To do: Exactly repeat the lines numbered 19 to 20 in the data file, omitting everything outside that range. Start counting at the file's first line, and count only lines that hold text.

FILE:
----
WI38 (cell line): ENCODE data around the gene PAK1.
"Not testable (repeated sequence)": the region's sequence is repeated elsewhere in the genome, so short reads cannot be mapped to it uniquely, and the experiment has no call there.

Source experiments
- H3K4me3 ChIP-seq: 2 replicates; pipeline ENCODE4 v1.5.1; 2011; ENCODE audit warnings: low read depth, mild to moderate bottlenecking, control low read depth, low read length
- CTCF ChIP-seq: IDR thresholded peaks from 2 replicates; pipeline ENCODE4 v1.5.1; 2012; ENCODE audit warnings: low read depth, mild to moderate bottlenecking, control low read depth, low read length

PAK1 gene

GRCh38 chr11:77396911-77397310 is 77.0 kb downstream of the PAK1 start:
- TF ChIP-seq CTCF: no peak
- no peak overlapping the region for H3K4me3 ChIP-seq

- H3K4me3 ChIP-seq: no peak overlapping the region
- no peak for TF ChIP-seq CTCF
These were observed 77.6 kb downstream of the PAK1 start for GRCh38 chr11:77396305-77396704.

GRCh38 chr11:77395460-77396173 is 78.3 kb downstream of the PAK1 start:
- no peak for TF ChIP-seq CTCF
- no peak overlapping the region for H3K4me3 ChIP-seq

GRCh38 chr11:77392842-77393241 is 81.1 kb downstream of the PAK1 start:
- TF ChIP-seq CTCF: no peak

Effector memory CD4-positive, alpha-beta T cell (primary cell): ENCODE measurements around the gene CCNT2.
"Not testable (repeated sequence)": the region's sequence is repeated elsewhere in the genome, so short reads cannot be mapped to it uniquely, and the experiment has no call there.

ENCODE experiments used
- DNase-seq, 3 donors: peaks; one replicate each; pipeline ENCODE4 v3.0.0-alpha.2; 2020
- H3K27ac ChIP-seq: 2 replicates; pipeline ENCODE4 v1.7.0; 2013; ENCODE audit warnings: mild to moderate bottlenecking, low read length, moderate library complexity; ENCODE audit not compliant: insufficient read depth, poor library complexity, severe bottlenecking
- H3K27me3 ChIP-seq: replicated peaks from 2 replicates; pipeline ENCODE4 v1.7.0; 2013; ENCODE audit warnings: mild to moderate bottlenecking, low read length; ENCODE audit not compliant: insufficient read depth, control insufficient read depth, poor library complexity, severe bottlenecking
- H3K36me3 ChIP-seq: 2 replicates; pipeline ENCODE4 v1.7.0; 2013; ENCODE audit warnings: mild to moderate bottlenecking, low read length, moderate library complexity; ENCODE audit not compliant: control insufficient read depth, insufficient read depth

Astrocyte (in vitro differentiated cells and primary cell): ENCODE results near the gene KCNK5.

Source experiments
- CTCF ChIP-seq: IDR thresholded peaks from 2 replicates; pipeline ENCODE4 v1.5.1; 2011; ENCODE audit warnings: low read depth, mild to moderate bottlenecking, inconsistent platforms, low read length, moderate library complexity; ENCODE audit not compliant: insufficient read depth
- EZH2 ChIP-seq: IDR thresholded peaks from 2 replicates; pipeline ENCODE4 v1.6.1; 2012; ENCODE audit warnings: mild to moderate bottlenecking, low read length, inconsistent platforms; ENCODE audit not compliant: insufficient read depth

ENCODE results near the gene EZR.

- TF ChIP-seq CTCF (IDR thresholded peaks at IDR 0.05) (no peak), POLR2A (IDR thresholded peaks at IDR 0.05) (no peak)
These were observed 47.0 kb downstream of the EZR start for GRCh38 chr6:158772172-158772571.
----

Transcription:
"Not testable (repeated sequence)": the region's sequence is repeated elsewhere in the genome, so short reads cannot be mapped to it uniquely, and the experiment has no call there.

ENCODE experiments used